-What does the GoA think about SuperNet as it currently exists? Well, according to Stephen Bull, the primary rationale for the network (connecting public facilities) was achieved, but last-mile connections for rural properties are a big outstanding issue. Service Alberta counts 36 ISPs in Alberta (others at the Symposium counted 38-40), but that doesn’t mean there is last-mile competition across the province, and we should be realistic about what market forces can achieve (“Myth #6: The private sector will solve this issue”). SuperNet 2.0 seems like it will continue to have the goal of improving connectivity beyond public institutions, but Service Alberta seems aware that this has been a key weakness of SuperNet 1.0, and wants to improve how ISPs (including new, community-owned ISPs) connect.

-Stephen Bull didn’t have very positive things to say about the existing SuperNet contract, and provided some fascinating background about how Bell and the GoA’s interests were negotiated in 2005. The result was a poorly-written contract that’s open to interpretation, provides few enforcement options for the government, and isn’t clear on the roles of the different parties. Presumably, even if the fundamentals of the relationship stay the same (with Axia maintaining its role as operator), these issues will be cleared up.

-One big question is just what the current state of the network is, and a government audit is underway to figure this out. In 2035 the GoA has the option to buy the Extended Area Network (currently run by Axia) for $1, but what exactly would they be buying? It wouldn’t a singular network, because a lot of it is composed of leased fibre lines. Also, there are old electronics in need of repair (maintenance costs, previously covered by Bell, are actually a big part of the reason for revisiting the contract).

Some of the rural SuperNet infrastructure that the GoA will have the opportunity to buy for $1 in 2035

-The advice for communities is to “think very carefully before entering into any long-term agreement with an ISP before the future of SuperNet is known”. The worst-case scenario is a well-connected community that goes dark because something happens to the ISP (the advice being to include an option for a community to buy the infrastructure if an ISP leaves a jurisdiction).

-Finally, Stephen Bull expressed his perceived need for a provincial broadband strategy, which in his view would require finding a Ministry with the funding, capacity and will to do it (this is not the Service Alberta mandate). If no one is willing to take the lead on this at the GoA, folks at the Symposium wondered if we could produce something more bottom-up, and get the GoA’s blessing. Some of this is now being coordinated through the Van Horne Institute, and will be the next step for some Digital Futures participants.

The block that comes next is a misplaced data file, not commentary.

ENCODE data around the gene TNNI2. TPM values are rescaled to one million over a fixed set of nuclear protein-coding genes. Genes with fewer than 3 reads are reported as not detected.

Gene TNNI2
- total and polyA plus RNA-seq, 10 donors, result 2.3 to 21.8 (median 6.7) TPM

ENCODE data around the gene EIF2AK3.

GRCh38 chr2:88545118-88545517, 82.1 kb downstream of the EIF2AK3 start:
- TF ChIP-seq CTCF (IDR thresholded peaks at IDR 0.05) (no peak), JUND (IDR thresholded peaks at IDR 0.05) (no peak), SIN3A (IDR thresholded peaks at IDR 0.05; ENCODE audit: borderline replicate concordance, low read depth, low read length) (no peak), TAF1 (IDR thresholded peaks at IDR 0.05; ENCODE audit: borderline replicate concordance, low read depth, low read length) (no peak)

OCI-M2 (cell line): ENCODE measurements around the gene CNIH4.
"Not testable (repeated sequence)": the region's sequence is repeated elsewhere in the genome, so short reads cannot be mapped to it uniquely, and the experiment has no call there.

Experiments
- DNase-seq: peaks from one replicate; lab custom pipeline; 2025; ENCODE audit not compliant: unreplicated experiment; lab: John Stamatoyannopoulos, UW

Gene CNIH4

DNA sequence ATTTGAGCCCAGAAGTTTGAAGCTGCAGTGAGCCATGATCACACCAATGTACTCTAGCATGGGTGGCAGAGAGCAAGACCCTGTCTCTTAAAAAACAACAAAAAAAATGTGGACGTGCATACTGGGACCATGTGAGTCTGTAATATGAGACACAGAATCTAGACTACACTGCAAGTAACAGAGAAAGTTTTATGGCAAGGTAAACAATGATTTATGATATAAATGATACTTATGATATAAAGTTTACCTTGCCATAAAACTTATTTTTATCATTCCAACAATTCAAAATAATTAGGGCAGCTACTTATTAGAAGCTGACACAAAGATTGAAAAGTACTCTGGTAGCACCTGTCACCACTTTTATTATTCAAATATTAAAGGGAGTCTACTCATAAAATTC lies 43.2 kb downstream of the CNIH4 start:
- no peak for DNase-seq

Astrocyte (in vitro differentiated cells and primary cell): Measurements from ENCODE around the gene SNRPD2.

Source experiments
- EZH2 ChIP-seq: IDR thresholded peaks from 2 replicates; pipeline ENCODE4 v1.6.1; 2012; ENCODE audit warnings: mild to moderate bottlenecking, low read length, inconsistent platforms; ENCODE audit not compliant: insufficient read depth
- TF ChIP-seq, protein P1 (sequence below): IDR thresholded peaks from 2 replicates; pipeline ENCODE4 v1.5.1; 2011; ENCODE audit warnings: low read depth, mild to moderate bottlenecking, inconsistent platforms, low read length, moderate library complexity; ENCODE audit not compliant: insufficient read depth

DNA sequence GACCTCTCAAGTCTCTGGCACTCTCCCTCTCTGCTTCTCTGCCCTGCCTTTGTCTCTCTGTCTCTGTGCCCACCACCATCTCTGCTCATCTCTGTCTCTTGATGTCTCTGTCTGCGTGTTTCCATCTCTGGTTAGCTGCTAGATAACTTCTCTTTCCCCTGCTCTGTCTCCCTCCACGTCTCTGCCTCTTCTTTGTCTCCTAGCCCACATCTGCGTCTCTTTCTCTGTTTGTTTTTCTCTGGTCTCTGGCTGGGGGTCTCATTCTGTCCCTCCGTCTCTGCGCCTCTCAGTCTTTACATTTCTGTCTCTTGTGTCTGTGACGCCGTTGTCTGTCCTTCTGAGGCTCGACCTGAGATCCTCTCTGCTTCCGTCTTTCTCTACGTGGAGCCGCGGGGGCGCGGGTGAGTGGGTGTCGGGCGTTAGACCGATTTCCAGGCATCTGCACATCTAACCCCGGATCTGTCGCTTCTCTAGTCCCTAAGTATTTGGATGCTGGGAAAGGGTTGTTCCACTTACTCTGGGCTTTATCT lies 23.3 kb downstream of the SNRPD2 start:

Big-picture takeaways from the Cochrane Symposium:

In the two years or so since I attended Digital Futures 2015, broadband issues have exploded across rural Alberta. This hasn’t been uniform by any means (things are moving faster in the South than in the North), but whereas a couple of years ago it was tough to get many local governments to take the issue seriously, now councils have generally recognized how vital broadband is, and many are trying to improve connectivity. They’re working in partnerships with each other or making their own industry deals, principally with Axia. For a lot of regions and communities doing this, an early step is to get a consultant to tell them what the options are, and from the sounds of it Craig Dobson from Taylor Warwick has been winning the contracts for most of this work. A lot of rural communities are still at this research stage, but the hurdle of convincing rural governments that the internet matters has mostly been overcome.

What’s striking is the diversity of approaches to connectivity that are being discussed, although many of these exist only in potential. To paraphrase Lloyd Kearl (from Cardston Country and AlbertaSW), public solutions take time: you have to engage with citizens and various political, as well as commercial organizations. Private industry can move quickly, and indeed TELUS and Axia have been busy putting fibre in the ground, while public bodies deliberate taking a more active role in providing connectivity (the story of Olds is ever-present in these deliberations). In the next few years, we will see what these alternate approaches to connectivity in rural Alberta will amount to. In the short term, the big question is still what will happen with SuperNet 2.0…


Alberta’s SuperNet

Alberta is home to a remarkable fibre-optic network called the SuperNet, and the provincial government is about to decide what to do with it. This post will briefly summarize how this situation came to be, and what’s at stake in the forthcoming decision about “SuperNet 2.0“.